Heading back to square one: January shopping levels are just one third of what they were last year, furlough numbers are INCREASING and 15 per cent of businesses fear they won’t survive the next three months
- New Office for National Statistics data paints a grim picture for UK businesses
- Retail footfall in week ending January 10 was 35 per cent of level seen last year
- Data shows furlough numbers are increasing, up from 11 per cent to 14 per cent
- Some 15 per cent of UK firms have no or low confidence of surviving past March
Shopping levels are at just one third of where they were last year, furlough numbers are increasing and more than one in 10 UK firms fear they will not survive past March, according to new data.
The Office for National Statistics today published the results of its latestBusiness Impact of Coronavirus Survey and it paints a grim picture for the British economy.
The figures show in the week ending January 10 – days after Boris Johnson announced another lockdown – the number of people out shopping fell by two per cent to 35 per cent of the level recorded in the same week in 2020.
That is the lowest level recorded in the UK since the week ending June 14 last year.
Meanwhile, the proportion of UK workers on furlough increased before the latest national shutdown was announced.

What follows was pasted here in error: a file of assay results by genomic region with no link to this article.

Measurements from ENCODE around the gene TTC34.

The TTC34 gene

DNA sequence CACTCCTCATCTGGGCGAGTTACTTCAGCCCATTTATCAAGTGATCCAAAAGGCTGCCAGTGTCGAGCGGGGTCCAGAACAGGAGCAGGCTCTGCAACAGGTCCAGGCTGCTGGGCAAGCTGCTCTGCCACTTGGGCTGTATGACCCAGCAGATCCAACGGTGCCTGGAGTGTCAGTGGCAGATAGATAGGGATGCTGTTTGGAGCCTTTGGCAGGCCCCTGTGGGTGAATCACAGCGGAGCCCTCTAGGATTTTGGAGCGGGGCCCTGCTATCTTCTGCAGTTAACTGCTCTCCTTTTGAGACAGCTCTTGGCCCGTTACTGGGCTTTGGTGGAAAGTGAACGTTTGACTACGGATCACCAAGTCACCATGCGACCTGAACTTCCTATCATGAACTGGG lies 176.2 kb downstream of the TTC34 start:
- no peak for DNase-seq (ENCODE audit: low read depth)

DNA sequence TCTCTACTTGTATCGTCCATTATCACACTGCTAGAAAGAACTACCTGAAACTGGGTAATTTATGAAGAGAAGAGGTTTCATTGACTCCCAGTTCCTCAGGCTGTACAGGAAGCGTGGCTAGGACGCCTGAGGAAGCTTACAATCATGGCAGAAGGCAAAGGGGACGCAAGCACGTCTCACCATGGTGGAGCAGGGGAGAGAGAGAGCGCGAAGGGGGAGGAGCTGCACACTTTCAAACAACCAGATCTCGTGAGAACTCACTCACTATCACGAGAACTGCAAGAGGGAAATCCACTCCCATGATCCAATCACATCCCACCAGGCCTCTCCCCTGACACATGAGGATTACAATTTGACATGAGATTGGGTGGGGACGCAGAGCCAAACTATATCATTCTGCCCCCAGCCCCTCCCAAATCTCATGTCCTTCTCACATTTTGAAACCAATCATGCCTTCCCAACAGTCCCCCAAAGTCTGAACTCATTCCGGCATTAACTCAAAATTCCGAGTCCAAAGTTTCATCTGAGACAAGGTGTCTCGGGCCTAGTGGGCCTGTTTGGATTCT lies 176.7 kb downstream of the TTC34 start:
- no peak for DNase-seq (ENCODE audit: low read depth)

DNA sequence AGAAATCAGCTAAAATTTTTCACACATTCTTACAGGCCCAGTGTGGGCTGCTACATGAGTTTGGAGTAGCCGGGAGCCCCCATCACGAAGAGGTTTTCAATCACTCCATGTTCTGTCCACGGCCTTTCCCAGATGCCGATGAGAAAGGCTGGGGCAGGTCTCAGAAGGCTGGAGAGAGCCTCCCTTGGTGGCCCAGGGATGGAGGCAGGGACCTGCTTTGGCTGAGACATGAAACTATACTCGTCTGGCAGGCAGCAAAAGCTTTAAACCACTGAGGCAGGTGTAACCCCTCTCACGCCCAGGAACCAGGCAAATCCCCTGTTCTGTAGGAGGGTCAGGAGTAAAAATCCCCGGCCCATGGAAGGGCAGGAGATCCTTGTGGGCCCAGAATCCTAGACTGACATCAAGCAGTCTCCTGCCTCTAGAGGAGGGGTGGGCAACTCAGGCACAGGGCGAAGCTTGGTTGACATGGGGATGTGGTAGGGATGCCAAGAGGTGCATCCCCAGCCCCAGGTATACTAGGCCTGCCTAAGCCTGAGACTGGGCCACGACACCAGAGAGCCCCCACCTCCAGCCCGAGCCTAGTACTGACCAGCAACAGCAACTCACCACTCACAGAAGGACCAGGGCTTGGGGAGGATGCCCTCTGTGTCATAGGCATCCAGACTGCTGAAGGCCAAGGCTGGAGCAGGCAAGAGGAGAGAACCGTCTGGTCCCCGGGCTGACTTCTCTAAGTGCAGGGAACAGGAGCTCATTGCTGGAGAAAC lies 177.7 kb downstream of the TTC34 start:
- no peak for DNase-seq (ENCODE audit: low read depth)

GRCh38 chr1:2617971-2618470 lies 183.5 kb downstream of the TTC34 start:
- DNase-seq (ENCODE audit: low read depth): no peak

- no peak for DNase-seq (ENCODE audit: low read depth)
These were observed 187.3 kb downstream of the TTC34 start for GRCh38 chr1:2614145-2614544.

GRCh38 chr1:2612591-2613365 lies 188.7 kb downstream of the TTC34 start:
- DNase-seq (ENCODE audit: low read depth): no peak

The latest data published by the Office for National Statistics represents a fresh headache for Chancellor Rishi Sunak as he tries to keep UK plc afloat
Numbers for the period between December 14 and December 27 showed 14 per cent of the workforce was on furlough, compared to 11 per cent between November 30 and December 13.
The Government has extended the furlough scheme, which sees it pay 80 per cent towards wages, to the end of April this year.
Some 71 per cent of UK businesses said they were open and trading, down from 84 per cent in the preceding period.
The ONS surveyed a sample of approximately 39,000 UK businesses, with some 23 per cent responding.
Some 15 per cent of firms said they have no or low confidence of surviving the next three months.
That number was 35 per cent for businesses which are temporarily closed or which have paused trading.
Approximately 44 per cent of all UK businesses said they have less than six months of cash reserves.
The return to lockdown at the start of January immediately prompted an increase in the proportion of workers working from home after the Government strengthened its stay at home message.
In the week ending January 10, the number of people working exclusively from home over the past seven days had increased by eight per cent to 34 per cent overall.
Some 15 per cent of all UK businesses told the ONS they have no or low confidence of surviving the next three months. The Old High Street in Folkestone is pictured on January 13
Meanwhile, the volume of UK online job adverts was found in the week ending January 8 to have dropped by five per cent from the previous week to 72 per cent of the level seen in the same week last year.
An analysis of job adverts provided by Adzuna, a job search engine, showed adverts had decreased across all UK countries and English regions over the period.
London was the worst hit, with the volume of job adverts in the capital at just 62 per cent of what was seen in the same week last year.